by Sam Konkin III
Last Fall, R.W. Bradford, editor of Liberty (the magazine, not the Ideal), decided that he could no longer stand the heresies he was publishing, and he promulgated the Bull, "Voting Is No Sin" (henceforth, VINS, first published in November 1996 issue and posted on the Liberty web site---with which we would be glad to trade links, should Liberty deign to consider the offer). Unfortunately, these alleged heresies were not his but of others, and have been considered bedrock libertarian principles since the 1850s --- in short, Orthodoxy.
Thus, Editor Bradford (I would like to say, "fellow Anarchoeditor," but, as shall be seen, he may object to this implicit embrace) is himself the heretic and he fears damnation by the Goddess Liberty; he attempts to defend himself by means of this article. Alas, one is advised to bet on the Flames.
Politics and voting have had no place in Libertarian history for a century; to list every major figure in the Libertarian Movement between Josiah Warren and Frank Chodorov---and I will: Lysander Spooner, Benjamin Tucker, Albert J. Nock, H.L. Mencken, Rose Wilder Lane, Isabel Paterson, and Leonard Read---is to list anti-voters. There were exceptions, of course; Spooner debated Senator Thomas Bayard in a long published letter and Benjamin Tucker's Original Liberty contained letters from many sympathizers with Liberty, if not liberty, who exhorted the immovable Tucker to throw his support behind some Reform or Socialist candidate or other, most often a follower of Henry George. Ayn Rand, who strayed furthest from libertarianism to the point of denouncing the label and its followers, supported such stellar candidates for freedom as the first pure P.R. nominee offered by the Power Elite, Wendell Willkie, to that Master of Lesser Evil, Richard M. Nixon.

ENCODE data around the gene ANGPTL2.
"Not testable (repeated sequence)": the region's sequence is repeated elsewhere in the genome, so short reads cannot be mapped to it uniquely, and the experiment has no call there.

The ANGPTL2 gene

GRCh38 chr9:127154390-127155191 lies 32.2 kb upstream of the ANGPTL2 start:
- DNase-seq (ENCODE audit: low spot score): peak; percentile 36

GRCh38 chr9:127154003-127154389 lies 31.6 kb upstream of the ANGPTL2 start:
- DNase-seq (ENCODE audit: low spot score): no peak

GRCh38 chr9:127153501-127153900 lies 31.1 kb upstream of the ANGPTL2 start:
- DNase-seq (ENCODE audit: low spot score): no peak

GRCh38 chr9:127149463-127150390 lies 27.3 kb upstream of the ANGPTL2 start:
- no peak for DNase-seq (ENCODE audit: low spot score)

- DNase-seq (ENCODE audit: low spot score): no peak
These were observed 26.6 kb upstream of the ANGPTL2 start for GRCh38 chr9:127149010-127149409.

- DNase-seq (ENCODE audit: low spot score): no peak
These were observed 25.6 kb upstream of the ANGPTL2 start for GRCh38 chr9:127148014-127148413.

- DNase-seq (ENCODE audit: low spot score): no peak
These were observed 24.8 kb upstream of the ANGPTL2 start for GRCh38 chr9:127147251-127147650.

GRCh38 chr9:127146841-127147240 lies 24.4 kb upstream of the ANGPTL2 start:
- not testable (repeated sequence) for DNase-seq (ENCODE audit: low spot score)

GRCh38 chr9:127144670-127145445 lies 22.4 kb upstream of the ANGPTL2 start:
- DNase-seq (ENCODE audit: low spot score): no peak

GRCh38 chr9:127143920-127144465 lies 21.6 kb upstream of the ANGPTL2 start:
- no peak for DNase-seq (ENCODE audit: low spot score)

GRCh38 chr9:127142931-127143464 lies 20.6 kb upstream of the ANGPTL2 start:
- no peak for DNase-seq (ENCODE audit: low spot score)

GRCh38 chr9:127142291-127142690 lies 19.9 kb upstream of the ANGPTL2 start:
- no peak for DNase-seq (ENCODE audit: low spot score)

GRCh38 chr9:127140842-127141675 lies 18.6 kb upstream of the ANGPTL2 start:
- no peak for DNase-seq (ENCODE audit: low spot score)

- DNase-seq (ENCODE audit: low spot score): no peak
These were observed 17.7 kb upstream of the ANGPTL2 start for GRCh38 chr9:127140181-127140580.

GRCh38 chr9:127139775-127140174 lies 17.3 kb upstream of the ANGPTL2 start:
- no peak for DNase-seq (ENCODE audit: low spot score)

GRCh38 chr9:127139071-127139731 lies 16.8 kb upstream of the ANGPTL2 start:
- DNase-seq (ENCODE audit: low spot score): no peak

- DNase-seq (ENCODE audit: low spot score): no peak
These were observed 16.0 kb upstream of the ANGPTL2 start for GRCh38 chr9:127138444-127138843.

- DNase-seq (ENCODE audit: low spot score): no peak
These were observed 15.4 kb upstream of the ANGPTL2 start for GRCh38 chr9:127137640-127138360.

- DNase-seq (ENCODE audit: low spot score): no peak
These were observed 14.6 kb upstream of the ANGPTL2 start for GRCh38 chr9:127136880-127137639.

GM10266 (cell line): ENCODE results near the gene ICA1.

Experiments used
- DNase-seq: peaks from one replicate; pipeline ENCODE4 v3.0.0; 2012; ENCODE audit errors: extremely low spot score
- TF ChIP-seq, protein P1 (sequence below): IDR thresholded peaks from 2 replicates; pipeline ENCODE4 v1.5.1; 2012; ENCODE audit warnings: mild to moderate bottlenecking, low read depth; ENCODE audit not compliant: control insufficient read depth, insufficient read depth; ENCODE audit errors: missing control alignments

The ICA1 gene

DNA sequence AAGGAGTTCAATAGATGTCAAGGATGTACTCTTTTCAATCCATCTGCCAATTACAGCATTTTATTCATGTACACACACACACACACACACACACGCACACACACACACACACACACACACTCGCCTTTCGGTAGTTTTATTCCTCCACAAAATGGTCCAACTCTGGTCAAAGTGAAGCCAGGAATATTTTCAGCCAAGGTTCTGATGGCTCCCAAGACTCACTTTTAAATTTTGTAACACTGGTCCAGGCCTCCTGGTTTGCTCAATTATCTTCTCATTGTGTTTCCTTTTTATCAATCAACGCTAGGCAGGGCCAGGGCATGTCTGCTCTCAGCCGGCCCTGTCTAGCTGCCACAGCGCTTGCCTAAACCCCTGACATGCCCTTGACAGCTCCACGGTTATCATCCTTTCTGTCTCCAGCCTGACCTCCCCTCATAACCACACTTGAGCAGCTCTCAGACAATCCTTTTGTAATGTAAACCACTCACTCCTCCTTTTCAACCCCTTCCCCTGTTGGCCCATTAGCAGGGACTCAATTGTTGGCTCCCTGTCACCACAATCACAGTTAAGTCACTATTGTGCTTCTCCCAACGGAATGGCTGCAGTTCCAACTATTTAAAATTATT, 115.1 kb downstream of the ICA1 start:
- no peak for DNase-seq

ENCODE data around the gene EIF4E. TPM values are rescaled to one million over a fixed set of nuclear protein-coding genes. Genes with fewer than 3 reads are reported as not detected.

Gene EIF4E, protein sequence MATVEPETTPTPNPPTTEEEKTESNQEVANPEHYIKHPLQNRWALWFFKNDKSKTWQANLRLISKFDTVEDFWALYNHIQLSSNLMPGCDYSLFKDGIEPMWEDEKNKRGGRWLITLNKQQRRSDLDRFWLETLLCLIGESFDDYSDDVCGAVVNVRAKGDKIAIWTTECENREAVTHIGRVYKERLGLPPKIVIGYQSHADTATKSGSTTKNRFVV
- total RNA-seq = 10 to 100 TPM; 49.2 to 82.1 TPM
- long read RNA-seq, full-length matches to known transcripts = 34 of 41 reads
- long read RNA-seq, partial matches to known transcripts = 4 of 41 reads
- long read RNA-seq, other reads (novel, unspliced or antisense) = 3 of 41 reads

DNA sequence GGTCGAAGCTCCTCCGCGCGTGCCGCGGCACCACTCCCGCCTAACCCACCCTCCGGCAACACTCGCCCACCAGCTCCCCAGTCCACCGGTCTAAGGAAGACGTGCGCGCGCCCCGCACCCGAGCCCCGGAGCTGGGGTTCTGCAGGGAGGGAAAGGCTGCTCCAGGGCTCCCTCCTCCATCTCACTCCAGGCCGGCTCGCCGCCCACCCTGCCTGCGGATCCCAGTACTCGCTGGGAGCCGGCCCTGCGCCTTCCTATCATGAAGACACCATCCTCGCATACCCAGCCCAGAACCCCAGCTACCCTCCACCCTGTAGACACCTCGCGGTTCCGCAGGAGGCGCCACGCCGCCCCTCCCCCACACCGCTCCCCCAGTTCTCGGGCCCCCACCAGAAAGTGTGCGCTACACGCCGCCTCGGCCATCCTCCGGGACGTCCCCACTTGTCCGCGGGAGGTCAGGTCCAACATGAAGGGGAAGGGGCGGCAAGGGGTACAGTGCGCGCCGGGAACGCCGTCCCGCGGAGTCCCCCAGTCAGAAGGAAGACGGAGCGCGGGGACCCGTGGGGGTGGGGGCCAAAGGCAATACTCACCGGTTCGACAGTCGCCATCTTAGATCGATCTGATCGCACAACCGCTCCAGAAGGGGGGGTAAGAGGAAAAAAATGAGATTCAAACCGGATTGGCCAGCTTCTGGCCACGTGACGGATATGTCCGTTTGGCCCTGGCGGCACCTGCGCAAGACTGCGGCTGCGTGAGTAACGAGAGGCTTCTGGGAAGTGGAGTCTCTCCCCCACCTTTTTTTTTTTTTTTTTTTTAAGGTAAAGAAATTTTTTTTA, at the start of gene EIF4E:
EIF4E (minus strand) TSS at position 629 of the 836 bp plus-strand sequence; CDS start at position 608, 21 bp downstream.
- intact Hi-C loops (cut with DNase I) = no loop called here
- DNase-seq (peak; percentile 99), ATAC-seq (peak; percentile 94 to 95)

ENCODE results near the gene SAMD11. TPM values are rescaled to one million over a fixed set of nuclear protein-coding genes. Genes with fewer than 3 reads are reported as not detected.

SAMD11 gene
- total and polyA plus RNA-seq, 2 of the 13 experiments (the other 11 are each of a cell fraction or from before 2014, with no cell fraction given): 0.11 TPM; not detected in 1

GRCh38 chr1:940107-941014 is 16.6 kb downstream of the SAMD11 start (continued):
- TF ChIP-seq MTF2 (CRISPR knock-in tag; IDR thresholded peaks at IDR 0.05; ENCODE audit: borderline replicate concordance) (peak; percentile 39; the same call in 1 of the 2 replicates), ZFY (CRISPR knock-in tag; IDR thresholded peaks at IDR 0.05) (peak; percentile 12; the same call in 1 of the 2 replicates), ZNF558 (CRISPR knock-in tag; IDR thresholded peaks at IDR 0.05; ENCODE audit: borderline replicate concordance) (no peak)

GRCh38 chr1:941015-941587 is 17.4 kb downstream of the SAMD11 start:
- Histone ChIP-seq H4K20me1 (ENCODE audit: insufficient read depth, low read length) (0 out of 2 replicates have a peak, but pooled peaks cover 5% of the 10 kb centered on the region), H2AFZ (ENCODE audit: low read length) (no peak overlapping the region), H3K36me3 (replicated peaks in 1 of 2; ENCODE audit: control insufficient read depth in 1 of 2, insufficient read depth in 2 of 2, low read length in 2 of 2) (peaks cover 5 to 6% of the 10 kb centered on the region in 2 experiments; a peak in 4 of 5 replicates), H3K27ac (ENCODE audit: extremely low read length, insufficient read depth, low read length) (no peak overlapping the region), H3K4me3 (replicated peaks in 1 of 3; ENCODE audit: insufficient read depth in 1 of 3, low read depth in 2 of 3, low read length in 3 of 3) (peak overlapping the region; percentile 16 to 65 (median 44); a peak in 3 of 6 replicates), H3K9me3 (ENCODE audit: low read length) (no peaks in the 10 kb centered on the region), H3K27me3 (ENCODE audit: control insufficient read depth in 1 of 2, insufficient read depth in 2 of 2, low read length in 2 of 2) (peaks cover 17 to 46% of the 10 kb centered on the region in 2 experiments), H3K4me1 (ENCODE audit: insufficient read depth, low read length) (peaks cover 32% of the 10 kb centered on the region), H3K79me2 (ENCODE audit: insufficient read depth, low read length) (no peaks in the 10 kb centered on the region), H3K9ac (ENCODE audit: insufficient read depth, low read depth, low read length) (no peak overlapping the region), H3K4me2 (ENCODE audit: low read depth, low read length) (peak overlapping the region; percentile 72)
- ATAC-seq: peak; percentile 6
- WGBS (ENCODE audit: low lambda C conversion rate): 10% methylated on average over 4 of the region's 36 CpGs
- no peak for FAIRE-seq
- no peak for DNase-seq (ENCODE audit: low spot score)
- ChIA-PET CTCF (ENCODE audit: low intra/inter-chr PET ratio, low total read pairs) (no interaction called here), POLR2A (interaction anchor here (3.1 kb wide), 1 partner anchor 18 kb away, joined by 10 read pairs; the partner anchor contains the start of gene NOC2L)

But the major figures, the "hard-core" ones we remember, the ones whom others rallied around for a century and a half, opposed voting and running candidates. Thus, not voting is the norm, the standard, the orthodoxy which, if it is to be challenged, a compelling argument must be mounted.